January 9, 2009
Krisin HacklerManaging Edior
Swan RichardsGraphic Designer
ConribuorsBud BranMia Burmeiser-LawsBobb CummingsHangerheadJere Knighon, MPADr. Jackie McKoolJohn NelsonPublished bLuck Dog Publishingo Souh Carolina, LLCP.O. Box 837Sullivan’s Island, SC 29482843-886-NEWS
Future deadlines:January 14 for submissions.
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Folly City Council7pmMonday, January 19Design Review Boardcall City Hall or times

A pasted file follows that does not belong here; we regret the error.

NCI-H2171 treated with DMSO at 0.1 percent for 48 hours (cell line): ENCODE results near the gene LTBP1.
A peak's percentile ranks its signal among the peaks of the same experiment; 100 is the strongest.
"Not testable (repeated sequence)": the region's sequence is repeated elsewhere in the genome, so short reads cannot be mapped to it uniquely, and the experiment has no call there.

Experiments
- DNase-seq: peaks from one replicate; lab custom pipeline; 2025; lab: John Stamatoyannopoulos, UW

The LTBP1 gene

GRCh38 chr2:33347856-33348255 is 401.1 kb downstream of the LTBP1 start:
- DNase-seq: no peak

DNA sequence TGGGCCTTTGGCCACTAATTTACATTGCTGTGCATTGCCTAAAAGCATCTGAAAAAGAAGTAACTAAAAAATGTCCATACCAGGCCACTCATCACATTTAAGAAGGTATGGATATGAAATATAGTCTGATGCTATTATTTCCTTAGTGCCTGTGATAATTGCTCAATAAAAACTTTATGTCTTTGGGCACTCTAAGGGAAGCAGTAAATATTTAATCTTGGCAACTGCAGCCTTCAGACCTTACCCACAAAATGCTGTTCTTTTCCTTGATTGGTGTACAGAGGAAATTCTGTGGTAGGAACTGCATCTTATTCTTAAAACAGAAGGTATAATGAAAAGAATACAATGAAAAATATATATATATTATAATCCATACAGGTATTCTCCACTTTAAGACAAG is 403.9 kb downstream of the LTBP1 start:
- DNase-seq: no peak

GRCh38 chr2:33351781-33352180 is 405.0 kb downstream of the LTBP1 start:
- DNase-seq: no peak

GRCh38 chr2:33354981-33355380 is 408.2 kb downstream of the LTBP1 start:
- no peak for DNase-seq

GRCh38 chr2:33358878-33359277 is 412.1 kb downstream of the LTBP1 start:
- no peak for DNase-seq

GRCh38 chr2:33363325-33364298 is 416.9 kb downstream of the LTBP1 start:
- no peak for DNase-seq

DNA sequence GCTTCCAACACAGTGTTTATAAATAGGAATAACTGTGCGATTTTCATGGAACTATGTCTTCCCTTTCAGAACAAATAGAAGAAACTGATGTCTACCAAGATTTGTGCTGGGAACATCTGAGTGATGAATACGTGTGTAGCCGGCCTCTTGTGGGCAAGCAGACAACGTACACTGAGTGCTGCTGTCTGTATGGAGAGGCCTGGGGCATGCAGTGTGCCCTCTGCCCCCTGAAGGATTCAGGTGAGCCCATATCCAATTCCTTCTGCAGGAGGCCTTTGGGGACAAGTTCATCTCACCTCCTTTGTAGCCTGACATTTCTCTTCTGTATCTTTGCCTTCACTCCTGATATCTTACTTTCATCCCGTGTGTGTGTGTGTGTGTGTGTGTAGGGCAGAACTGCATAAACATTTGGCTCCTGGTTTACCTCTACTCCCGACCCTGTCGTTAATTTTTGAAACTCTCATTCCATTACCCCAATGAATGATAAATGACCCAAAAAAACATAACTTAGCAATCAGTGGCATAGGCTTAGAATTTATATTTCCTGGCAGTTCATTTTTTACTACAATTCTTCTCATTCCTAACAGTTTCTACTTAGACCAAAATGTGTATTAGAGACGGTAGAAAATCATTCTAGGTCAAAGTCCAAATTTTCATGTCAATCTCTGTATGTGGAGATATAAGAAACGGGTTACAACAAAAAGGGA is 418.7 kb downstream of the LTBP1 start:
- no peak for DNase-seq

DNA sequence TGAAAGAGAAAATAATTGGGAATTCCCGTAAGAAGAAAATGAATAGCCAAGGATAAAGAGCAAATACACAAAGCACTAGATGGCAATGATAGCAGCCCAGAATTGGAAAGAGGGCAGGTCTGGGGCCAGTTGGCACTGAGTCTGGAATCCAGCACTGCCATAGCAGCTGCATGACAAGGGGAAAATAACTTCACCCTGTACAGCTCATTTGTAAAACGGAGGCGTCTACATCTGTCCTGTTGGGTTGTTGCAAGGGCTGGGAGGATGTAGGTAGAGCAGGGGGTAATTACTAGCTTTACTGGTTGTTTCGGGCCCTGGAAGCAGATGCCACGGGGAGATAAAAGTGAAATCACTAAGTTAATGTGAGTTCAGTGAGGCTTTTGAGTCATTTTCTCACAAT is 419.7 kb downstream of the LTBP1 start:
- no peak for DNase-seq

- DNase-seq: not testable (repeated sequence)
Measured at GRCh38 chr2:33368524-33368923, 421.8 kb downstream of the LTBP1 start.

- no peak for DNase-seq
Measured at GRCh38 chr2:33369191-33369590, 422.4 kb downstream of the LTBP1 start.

ver this Christmas holiday tworiends o mine told me theirstories o wanting to lend ahelping hand to a needy child through alocal church, but they could not aordto help! I was told that the items onthese needy children’s “wish lists” werefnancially out o reach or the would-begivers. Te churches did not even oeranother way or them to help i they could not aord the pricey gits.Tis is outrageous.Tese children were asking or (andexpecting) high-ticket items such as X-Box 360s and ten gear bicycles. Tese would be out o my budget as well. Iconsider mysel your typical middle-income person, as are my riends. Wecertainly are blessed and don’t lack orour basic needs. However, especially in these lean economic times, we haveto reign in the purse strings and deny ourselves many o our past luxuries.Even respected Christian fnancialadvisors such as Dave Ramsey and Larry Burkett teach us to be “good stewards” o our fnances. What kind o example are wesending when we are entertaining theseextravagant wishes?Please don’t misunderstand me, Ilove helping people who are in needand the Bible teaches us that we are tobe the hands and the eet and the hearto Jesus and his representatives here onEarth. In act, since both Jerey andI did not have amily in town, we endedup spending our time at the VeteransHospital visiting and praying with thosebrave soldiers who, like us, did not haveamily with whom to share Christmas.It did not cost us a dime and it really helped others in need eel loved.My question is, how do some o these Christian charity organizationsdefne “needy?” Is giving to someone who simply might not be as well o asthe “Jones’” a need, or are we becomingenablers by ulflling these extravagant wishes?Tere was many a childhoodChristmas or me where the child nextdoor received more than I and yet I stillhad plenty. Tere’s always going to besomeone who has more than we do. Whatever happened to the simplethings in lie that used to give us great joy? A ministry such as OperationChristmas Child, which Ashley RiverBaptist participates in, asks participantsto fll a shoebox with some wonderulnecessities like shampoo, toothbrushes,and modest toys, and then give themto children who normally have NONEo these things. Tis is more my understanding o being a blessing tosomeone. Wouldn’t we as the Churchbetter serve those who might not haveas much as the “Jones’” i we were leadby example and teach the parents goodstewardship so they in turn could passthis onto their children? Wouldn’t we be serving these children better by demonstrating true love by showing them just how valuable they are, how smartthey are, how loved they are and spenda little time with them, rather than justgiving them extravagant, overpricedpossessions?Te ormer represents more o the truemeaning o Christmas than the latter.Couldn’t we take these less ortunatechildren out Christmas caroling, to anursing home, to a Christmas pageant,or a multitude o other things thatcould show what the true meaning o Christmas is? Ten maybe those o us who want to bless someone can do so,and in turn get blessed as well!